Prime Minister: HIV stigma is an unacceptable stain on our society

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Prime Minister Theresa May has warned about the “unacceptable stain on society” of HIV stigma, in a message for World AIDS Day.

The Prime Minister’s words come a day after shocking derogatory comments about HIV were made by Northern Irish MP Sammy Wilson.

In an email to a constituent who had asked him to back the World AIDS Day campaign, DUP politician Mr Wilson claimed that the government spends too much money fighting HIV/AIDS, claiming the disease is the result of “lifestyle choices”. He suggested HIV prevention money would be better spent on people with diseases which are “not always as a result of lifestyle choices”.

In her official World AIDS Day statement, Prime Minister Theresa May hit out at people who perpetuate stigma around HIV, branding it “an unacceptable stain on our society and we have to wipe it out.”

Mrs May said: “As Prime Minister, I am proud to wear a red ribbon on World Aids Day, to show my support for people living with HIV in the UK and all across the world.

“I am proud too of the role that the UK has played in driving advances in the treatment and prevention of HIV, including of course through the brilliant care and support of our NHS which makes such a difference in the lives of people living with HIV.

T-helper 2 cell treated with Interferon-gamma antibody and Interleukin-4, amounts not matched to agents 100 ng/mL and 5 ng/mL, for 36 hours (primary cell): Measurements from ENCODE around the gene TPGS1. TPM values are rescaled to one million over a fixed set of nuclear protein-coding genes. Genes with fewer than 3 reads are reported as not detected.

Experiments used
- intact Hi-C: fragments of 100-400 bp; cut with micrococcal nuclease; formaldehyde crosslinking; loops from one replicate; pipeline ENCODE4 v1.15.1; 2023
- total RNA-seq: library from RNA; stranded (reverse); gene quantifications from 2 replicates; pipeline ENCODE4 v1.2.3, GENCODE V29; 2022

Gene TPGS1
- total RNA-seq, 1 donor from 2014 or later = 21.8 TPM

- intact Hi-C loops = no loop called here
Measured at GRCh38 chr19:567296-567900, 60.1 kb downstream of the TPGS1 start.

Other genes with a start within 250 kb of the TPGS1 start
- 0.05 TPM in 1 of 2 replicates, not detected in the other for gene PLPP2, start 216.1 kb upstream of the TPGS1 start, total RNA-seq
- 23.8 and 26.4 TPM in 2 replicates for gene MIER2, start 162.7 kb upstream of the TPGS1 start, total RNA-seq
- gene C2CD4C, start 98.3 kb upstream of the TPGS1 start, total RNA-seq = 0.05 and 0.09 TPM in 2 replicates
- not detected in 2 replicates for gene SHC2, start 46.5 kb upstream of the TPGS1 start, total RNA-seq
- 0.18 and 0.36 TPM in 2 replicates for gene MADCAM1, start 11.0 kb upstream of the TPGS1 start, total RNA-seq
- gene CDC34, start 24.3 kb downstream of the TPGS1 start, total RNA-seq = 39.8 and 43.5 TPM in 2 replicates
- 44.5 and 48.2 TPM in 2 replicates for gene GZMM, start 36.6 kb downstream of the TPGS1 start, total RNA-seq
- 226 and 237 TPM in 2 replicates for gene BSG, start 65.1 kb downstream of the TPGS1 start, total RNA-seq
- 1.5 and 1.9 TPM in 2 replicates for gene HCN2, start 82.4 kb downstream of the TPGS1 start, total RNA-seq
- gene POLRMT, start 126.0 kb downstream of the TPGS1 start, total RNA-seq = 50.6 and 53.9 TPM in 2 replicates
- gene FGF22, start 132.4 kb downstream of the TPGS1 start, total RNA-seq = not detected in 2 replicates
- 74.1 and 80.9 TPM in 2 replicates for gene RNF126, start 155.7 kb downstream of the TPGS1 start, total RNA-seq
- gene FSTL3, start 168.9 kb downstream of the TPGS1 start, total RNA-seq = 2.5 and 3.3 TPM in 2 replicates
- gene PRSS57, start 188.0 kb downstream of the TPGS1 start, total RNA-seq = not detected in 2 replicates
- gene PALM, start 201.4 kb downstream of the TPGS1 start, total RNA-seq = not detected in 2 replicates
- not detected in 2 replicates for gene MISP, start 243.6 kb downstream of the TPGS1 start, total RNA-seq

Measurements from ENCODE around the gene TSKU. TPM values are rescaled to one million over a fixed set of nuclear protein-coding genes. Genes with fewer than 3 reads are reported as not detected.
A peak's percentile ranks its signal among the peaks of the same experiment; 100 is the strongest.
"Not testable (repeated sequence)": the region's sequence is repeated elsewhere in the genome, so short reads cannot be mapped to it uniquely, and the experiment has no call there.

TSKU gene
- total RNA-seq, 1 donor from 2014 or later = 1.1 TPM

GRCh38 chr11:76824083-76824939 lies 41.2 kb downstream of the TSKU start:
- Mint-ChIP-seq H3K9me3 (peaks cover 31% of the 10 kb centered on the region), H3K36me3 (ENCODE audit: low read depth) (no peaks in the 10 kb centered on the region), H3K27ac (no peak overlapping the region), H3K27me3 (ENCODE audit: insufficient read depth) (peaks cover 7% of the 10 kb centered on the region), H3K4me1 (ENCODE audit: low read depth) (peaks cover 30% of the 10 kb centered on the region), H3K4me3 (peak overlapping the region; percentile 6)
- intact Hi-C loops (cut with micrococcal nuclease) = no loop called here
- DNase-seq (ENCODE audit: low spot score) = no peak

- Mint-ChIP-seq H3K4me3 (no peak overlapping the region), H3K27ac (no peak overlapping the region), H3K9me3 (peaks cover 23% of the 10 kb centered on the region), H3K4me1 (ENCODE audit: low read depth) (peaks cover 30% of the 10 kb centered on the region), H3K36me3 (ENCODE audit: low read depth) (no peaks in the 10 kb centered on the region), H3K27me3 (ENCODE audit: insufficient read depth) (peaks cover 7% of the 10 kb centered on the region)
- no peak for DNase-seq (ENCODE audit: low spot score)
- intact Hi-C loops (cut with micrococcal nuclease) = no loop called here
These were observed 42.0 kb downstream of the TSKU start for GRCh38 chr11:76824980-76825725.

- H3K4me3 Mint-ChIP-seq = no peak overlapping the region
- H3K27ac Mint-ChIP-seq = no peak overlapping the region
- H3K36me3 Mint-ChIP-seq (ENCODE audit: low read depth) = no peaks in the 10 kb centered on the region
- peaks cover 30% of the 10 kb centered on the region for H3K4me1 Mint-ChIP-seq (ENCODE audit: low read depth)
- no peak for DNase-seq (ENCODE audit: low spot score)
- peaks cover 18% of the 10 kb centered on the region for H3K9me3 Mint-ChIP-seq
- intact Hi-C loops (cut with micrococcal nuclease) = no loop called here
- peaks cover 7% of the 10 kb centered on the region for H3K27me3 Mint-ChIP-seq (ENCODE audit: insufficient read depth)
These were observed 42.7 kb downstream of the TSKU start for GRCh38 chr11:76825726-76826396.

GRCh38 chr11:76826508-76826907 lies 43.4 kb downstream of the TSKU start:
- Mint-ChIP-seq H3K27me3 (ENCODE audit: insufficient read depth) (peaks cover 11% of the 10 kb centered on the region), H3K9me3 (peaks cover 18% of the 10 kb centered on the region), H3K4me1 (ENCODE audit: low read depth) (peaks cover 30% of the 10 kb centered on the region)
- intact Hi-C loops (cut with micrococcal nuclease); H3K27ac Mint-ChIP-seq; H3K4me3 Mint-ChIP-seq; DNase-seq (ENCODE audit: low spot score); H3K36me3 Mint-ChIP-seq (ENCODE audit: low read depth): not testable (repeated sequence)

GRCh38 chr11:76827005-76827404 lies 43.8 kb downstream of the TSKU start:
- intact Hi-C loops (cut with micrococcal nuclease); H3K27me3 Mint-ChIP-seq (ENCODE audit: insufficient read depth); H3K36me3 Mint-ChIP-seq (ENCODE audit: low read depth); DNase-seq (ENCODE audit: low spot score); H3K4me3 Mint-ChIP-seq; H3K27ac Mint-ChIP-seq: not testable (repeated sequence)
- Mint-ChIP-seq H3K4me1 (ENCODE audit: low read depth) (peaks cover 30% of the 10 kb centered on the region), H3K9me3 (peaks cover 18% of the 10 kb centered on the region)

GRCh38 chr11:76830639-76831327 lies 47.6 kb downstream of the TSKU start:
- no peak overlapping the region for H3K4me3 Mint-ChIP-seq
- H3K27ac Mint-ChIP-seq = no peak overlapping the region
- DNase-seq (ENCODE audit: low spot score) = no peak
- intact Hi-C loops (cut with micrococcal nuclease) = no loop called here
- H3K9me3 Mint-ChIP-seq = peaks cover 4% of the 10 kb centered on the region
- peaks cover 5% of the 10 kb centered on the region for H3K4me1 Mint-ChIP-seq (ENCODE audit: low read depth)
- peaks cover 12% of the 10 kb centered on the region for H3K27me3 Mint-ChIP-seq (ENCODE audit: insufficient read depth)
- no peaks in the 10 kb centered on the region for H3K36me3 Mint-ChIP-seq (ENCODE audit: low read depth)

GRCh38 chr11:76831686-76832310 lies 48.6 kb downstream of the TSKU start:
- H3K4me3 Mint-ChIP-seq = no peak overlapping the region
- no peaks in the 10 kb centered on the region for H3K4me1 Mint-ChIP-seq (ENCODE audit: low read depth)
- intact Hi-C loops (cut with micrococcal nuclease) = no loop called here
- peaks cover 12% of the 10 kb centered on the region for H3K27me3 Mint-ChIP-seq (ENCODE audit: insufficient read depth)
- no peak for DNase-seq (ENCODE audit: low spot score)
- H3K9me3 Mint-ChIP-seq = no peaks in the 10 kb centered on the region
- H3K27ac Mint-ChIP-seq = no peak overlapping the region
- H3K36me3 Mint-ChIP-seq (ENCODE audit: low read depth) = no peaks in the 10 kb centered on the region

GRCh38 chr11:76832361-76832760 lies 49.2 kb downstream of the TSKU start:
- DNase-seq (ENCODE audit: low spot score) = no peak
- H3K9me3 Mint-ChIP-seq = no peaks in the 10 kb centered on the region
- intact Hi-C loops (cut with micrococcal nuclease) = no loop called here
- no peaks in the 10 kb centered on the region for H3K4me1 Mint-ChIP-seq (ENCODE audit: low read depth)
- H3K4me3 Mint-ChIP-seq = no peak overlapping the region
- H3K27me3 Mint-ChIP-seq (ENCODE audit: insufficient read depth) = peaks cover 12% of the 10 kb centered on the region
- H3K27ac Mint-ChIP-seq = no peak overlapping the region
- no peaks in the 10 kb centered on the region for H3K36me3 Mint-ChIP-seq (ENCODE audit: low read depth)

“But for all the progress in treatment and prevention, public attitudes have not progressed as far or as fast.

“The latest UK HIV Stigma Index found that almost 1 in 5 respondents living with HIV in the UK have had suicidal thoughts in the past 12 months. While around half reported feelings such as shame, guilt and low self-esteem in relation to their HIV status.

“This stigma is an unacceptable stain on our society and we have to wipe it out.

“Stigma is not just profoundly wrong. It also prevents many of those affected from accessing the testing, treatment and support that they need.

“Today around 2 in 5 people are diagnosed late – after the point at which treatment should have begun, with a significant impact on their long-term prognosis.

“Tackling stigma is one of the ways that we can change this.

“So I am proud to support this year’s campaign. HIV stigma is not retro, just wrong.

“I urge you to join me in taking a stand and leaving this stigma where it belongs: in the past.”